'Resident Evil' Star Ali Larter On Slaying Zombies, Action Flicks, And That Whipped Cream Bikini Scene From 'Varsity Blues'

"Look, I'm not scared of being sexy."
Publish date:

Ali Larter has no misconceptions about the Resident Evil franchise, which she joined as redheaded heroine Claire Redfield in its third installment, Extinction.

"Look, these are not critic's darlings," the 41-year-old actress told us matter-of-factly while discussing its ultimate entry, Resident Evil: The Final Chapter.

"They've made six of them, and the franchise has made over 6 billion dollars," she added, in a clear barb to highfalutin critics of zombie apocalypse flicks. "So sometimes you just have to give the fans what they want."

For six films, Claire, along with zombie slayer-in-chief Alice (famously portrayed by Milla Jovovich), have delivered thrills and kills straight-up. Based on a popular video game series, the franchise has followed amnesiac assassin Alice as she battles against global zombie outbreaks created by the archetypically evil Umbrella Corporation... with some mutant canines and killer laser beams tossed in for good measure.

Claire has been by her side for three installments—in Extinction, Afterlife and now The Final Chapter—as the fierce, and admittedly sexy, leader of a convoy of human survivors.

It hasn't been Larter's most critically acclaimed work. That distinction would go to her deranged turn as a spurned lover in Obsessed or her binary roles of Niki Sanders and Tracy Strauss in the beloved NBC superhero series Heroes. That said, Resident Evil is the highest-grossing film series to be based on video games of all time, and Larter is among the brightest of its stars.

As the unabashed gorefest draws to a close (The Final Chapter just released on digital, DVD and Blu-ray), we caught up with Larter about saying goodbye to the franchise that endeared her to gamers everywhere. She sounded off on being a woman in a typically macho genre, her willingness to play it sexy, and pushing her body to the max.

Why do we love to watch beautiful women kicking ass?

You know what… it's pretty exciting. It's actually more exciting to watch a woman do it. But I think it's limiting to wonder why we wouldn’t like that.

Claire and Alice are always fighting together, rather than against one another. Is that rare for women in the action genre?

That's what stands out about these movies. To see women in these roles was very, very new at the time when Milla did the first one. And then the fact that they don't fall into the clichés of the catfights or trying to deceive each other. We build each other up, and we're a true partnership. That's something that makes this a feminist franchise. It gives you that type of female empowerment where we don't try to break each other down.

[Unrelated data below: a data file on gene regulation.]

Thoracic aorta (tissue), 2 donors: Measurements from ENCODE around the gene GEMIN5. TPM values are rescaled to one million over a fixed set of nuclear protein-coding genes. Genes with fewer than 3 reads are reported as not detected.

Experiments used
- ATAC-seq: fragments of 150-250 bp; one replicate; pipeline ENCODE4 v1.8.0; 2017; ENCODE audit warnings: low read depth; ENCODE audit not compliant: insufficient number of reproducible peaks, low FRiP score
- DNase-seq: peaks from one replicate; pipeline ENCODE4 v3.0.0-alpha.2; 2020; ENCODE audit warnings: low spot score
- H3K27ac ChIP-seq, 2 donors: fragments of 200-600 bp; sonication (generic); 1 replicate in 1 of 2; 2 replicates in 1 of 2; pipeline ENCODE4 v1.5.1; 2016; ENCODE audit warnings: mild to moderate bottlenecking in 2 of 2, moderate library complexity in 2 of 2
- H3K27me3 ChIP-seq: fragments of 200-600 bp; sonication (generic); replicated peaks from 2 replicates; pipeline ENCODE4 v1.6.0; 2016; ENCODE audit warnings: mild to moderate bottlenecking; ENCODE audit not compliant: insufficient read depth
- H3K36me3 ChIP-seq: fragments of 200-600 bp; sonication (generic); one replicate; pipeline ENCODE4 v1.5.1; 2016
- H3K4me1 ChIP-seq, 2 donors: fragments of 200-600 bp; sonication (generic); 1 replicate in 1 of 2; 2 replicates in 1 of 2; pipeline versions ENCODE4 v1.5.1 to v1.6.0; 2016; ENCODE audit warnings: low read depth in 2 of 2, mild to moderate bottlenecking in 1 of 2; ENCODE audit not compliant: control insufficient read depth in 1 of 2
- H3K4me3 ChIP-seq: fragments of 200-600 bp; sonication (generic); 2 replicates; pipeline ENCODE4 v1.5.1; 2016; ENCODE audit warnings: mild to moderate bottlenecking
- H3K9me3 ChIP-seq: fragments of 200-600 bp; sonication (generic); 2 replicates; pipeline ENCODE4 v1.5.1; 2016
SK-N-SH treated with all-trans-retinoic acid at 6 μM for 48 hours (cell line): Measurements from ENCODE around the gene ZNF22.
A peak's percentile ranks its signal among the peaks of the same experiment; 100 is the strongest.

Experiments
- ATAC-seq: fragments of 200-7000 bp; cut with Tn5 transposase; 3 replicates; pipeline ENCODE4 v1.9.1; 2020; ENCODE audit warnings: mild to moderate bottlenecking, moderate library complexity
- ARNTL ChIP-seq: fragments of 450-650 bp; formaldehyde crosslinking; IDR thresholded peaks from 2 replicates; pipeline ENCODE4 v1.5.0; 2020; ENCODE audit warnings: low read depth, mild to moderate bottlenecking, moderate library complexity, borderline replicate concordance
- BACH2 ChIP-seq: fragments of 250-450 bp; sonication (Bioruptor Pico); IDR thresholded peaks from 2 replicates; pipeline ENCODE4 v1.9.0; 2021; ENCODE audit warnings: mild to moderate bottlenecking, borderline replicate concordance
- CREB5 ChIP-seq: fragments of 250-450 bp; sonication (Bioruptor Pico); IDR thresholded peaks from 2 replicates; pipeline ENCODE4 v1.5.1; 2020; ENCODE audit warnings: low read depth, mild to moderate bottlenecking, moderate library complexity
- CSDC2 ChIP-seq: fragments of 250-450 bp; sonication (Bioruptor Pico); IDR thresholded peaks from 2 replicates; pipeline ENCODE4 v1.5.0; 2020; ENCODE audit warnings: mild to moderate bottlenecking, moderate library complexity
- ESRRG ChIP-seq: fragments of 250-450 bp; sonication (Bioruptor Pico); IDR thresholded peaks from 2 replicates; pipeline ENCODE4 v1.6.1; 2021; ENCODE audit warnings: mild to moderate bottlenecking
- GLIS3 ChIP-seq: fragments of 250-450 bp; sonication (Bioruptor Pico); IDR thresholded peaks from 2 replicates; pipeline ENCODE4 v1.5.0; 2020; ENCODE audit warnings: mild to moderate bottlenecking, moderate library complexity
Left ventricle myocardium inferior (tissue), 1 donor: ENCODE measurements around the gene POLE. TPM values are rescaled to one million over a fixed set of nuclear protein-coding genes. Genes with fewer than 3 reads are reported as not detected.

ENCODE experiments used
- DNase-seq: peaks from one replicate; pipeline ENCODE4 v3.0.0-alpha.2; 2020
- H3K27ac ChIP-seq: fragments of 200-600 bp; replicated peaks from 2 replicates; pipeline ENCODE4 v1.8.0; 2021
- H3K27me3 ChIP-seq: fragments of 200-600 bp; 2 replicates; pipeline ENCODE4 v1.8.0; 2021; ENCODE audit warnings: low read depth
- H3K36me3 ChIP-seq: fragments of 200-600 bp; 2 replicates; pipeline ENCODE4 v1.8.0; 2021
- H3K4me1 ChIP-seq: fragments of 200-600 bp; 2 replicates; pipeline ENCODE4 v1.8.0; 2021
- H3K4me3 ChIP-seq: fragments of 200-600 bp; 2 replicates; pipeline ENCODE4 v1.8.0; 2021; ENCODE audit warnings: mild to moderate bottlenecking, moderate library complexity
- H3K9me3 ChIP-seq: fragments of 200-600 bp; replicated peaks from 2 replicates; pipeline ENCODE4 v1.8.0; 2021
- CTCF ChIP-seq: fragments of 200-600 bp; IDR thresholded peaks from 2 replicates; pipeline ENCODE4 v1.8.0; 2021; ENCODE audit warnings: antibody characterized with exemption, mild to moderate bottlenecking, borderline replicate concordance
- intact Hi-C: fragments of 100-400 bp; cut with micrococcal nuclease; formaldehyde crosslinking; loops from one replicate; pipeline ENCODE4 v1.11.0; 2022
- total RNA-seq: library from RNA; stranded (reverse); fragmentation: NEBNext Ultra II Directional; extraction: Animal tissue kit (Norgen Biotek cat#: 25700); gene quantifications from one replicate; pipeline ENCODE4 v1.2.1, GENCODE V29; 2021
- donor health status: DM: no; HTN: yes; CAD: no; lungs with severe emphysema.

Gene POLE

Is that what originally drew you to the franchise?

The draw for me was that I wanted to be in an action movie and to put my physicality into it. This is not a dialogue-heavy franchise, so your body is like a character. It has been so much fun to go through the stunt training and gun training. And then I wanted to play one of those roles that is typically male.

Filming must be grueling. How was shooting The Final Chapter in South Africa?

It was incredibly grueling, especially filming in Cape Town. We did all nights, and Paul had us running hours and hours in the freezing cold. But the thing is… I love that. It was pretty cool running through the quarries and swimming through swamps. It's challenging, but that’s what makes it special.

Are you anything like your character Claire?

She's so different from who I am as a person. I'm a mom: I have a six-year-old little boy and a two-year-old daughter. I love to cook and garden, and I love art… things like that. So the biggest similarity is that I'm someone who loves to push my body. That's something I was able to connect with.

Speaking of pushing your body, do you have any fond memories from your Maxim 2001 cover shoot?

Gosh, I was really having a moment when I did that magazine. Look, I'm not scared of being sexy. I might be a feminist, but I'm still someone who loves to embrace that side. I loved doing it, and I felt incredible. I was definitely putting it out there.

Did you feel the same during your iconic sundae scene from Varsity Blues?

That was one of my first scenes. I think that was one of the fun parts of the movie… what she was willing to do. She had this idea of how she was going to seduce this guy, and then she breaks down, and it's kind of a vulnerable moment. When it has that balance to it, it's great.

Lastly, do you enjoy your cult popularity among action and horror fans?

I just feel lucky that I'm still getting opportunities that inspire me, whether I'm doing Heroes, Final Destination, Resident Evil, Obsessed or Legally Blonde. I've done so many different things in my career, and it's been incredible to switch in and out of different genres.

The Stem Cell Chronicles by BioXcellerator